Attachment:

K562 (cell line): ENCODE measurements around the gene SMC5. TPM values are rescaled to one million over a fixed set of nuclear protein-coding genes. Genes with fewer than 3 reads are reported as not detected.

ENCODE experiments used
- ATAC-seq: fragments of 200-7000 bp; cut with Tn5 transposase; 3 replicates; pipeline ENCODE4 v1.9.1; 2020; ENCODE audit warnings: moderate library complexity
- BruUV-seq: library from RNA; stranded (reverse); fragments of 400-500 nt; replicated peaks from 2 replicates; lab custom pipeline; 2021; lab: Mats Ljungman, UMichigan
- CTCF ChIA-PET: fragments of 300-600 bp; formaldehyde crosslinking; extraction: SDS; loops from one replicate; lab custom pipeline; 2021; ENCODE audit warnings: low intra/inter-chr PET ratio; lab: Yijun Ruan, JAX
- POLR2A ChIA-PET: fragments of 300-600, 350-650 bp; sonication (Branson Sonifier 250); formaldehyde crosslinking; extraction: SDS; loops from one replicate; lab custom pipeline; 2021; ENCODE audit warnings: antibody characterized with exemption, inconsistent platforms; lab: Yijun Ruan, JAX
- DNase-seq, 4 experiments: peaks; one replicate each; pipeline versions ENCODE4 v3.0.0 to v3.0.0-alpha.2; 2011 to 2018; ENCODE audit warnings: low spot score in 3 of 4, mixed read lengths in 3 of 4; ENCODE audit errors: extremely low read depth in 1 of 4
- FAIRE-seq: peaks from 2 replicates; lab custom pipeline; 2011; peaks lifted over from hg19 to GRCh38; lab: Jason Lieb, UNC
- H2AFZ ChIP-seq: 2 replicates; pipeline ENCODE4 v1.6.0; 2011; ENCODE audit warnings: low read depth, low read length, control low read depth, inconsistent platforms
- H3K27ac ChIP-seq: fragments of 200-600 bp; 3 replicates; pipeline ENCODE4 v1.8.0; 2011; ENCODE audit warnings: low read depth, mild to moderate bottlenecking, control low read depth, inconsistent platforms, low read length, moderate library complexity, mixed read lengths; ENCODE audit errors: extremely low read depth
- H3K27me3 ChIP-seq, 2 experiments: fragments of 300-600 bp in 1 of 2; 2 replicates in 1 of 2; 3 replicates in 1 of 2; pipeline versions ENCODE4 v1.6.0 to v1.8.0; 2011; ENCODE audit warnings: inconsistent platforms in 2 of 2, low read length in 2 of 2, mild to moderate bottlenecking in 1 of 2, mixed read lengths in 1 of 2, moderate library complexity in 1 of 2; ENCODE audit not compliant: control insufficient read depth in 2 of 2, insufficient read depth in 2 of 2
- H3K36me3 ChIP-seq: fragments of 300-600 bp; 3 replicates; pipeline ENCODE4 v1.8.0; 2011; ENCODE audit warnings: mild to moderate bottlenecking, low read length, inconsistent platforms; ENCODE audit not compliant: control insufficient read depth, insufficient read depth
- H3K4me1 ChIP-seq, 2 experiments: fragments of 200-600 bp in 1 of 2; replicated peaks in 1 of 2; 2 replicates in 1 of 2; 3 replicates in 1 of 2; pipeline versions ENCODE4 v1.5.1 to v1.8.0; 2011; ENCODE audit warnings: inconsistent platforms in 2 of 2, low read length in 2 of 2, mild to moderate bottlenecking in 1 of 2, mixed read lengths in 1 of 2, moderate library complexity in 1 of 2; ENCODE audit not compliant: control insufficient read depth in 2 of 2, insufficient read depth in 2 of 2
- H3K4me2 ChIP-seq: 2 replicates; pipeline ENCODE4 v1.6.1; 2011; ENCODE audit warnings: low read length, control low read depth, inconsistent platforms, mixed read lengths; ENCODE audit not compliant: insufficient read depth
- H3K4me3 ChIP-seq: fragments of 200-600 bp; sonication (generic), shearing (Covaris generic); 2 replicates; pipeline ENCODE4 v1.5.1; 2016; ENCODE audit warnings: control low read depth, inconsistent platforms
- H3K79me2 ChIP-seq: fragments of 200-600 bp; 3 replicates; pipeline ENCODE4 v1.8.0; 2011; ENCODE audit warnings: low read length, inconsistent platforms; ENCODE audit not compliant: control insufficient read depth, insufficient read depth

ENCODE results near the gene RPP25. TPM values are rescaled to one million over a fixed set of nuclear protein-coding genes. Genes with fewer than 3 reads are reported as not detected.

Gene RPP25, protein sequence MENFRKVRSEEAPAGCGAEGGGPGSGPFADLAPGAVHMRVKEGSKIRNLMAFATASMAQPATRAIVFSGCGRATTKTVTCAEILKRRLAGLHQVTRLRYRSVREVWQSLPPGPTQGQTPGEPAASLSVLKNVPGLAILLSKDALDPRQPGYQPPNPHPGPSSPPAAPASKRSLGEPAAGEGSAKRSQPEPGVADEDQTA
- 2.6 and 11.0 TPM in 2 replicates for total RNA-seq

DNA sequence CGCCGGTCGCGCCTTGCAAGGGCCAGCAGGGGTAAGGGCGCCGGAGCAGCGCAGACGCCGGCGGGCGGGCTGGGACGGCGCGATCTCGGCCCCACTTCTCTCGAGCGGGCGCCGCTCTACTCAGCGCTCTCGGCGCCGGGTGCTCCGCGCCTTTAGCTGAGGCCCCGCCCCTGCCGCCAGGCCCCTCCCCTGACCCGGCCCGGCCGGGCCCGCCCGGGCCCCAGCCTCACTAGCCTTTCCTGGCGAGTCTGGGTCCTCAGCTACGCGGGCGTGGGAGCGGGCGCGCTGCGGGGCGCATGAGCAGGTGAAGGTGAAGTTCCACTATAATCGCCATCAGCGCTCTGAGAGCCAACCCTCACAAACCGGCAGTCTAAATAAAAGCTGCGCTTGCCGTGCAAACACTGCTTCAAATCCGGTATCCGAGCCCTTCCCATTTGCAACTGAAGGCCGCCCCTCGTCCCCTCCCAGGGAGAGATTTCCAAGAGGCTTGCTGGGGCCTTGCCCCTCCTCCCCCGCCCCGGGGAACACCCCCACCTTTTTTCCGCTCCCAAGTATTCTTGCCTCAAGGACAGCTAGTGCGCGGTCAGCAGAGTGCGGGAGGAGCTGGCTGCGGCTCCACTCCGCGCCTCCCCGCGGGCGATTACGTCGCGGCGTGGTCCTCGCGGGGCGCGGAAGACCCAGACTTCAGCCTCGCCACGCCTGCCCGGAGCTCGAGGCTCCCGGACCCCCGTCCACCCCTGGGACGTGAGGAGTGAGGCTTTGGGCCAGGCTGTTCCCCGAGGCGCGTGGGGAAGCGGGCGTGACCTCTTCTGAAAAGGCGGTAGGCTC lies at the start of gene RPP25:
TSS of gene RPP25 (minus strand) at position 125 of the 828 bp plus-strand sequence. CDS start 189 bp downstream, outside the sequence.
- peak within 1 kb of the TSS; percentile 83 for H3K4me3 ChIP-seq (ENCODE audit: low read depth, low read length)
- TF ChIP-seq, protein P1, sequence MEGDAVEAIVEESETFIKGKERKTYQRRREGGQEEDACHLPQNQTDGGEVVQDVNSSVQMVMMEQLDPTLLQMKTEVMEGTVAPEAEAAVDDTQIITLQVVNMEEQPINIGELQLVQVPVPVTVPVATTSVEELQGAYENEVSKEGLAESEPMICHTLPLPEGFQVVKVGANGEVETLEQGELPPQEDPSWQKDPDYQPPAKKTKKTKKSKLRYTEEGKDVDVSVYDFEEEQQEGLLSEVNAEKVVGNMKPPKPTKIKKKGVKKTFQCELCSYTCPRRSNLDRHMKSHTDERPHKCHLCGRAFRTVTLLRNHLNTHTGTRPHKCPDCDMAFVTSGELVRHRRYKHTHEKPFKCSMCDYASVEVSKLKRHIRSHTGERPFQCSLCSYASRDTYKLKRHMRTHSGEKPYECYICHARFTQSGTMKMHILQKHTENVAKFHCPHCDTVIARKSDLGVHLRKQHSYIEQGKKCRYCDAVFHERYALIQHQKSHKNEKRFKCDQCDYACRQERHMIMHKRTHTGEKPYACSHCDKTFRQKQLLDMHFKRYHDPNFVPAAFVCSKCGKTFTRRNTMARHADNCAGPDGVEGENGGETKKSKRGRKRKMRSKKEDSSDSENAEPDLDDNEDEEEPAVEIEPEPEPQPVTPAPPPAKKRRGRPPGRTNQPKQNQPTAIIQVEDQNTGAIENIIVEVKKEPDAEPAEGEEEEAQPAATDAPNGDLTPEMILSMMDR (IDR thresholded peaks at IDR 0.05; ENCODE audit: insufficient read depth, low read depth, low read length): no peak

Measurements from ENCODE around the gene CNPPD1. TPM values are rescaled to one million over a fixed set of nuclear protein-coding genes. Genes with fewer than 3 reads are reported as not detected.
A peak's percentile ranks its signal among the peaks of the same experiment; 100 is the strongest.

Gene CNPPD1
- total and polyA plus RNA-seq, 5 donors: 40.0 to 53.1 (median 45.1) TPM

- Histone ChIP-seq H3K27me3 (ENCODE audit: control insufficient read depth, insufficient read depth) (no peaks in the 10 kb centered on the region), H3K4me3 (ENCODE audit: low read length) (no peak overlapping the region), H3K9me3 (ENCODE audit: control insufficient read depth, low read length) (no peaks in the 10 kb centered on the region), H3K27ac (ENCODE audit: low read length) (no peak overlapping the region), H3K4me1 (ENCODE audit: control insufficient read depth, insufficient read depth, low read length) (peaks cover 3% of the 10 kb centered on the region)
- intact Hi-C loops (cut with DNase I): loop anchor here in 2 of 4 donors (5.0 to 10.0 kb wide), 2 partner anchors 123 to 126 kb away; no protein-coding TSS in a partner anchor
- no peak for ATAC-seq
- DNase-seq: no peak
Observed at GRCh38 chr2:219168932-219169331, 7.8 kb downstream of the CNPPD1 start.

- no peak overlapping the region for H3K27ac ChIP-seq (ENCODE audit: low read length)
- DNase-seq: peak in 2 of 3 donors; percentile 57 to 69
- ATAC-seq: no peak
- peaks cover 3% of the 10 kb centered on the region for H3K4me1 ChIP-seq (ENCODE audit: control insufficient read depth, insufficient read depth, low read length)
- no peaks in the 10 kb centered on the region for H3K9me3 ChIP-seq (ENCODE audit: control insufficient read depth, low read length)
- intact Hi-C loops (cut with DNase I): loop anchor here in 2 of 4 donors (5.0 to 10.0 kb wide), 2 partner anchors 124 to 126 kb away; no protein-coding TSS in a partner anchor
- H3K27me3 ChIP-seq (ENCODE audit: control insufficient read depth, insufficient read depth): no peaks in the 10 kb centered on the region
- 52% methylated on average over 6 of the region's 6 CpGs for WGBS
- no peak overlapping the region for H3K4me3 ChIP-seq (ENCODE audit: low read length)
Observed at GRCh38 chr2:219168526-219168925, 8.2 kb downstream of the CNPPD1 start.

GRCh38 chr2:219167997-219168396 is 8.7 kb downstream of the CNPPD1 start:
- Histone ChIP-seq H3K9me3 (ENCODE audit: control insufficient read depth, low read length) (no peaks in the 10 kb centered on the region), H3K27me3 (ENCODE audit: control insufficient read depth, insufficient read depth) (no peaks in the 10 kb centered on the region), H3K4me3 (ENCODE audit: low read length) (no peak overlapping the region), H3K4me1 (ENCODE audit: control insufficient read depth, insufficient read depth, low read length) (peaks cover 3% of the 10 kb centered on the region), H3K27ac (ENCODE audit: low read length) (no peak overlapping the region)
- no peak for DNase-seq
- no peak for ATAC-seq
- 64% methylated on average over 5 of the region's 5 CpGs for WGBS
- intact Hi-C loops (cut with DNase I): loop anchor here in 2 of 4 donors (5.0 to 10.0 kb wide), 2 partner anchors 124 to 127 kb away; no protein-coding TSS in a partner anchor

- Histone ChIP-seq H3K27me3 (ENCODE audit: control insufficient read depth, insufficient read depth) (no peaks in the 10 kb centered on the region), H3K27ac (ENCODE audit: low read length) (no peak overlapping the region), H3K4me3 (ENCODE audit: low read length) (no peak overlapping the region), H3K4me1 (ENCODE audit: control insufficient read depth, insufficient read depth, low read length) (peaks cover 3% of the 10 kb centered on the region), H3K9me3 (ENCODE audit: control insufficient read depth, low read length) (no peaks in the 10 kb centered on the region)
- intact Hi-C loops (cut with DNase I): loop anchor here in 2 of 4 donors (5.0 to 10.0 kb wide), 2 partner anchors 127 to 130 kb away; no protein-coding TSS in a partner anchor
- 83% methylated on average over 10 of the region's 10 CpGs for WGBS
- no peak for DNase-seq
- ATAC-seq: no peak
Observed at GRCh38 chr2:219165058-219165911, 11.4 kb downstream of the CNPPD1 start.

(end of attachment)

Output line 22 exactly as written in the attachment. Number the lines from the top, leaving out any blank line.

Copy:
- peak within 1 kb of the TSS; percentile 83 for H3K4me3 ChIP-seq (ENCODE audit: low read depth, low read length)